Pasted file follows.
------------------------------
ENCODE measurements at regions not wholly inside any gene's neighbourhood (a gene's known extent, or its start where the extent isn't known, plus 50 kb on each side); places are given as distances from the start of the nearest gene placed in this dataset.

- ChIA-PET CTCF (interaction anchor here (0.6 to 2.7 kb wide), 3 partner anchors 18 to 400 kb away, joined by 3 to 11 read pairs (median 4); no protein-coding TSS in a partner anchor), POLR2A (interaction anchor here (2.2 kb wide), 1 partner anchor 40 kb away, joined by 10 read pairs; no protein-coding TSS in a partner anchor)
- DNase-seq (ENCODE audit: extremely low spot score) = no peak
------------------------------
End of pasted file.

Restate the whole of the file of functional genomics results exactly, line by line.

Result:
ENCODE measurements at regions not wholly inside any gene's neighbourhood (a gene's known extent, or its start where the extent isn't known, plus 50 kb on each side); places are given as distances from the start of the nearest gene placed in this dataset.

- ChIA-PET CTCF (interaction anchor here (0.6 to 2.7 kb wide), 3 partner anchors 18 to 400 kb away, joined by 3 to 11 read pairs (median 4); no protein-coding TSS in a partner anchor), POLR2A (interaction anchor here (2.2 kb wide), 1 partner anchor 40 kb away, joined by 10 read pairs; no protein-coding TSS in a partner anchor)
- DNase-seq (ENCODE audit: extremely low spot score) = no peak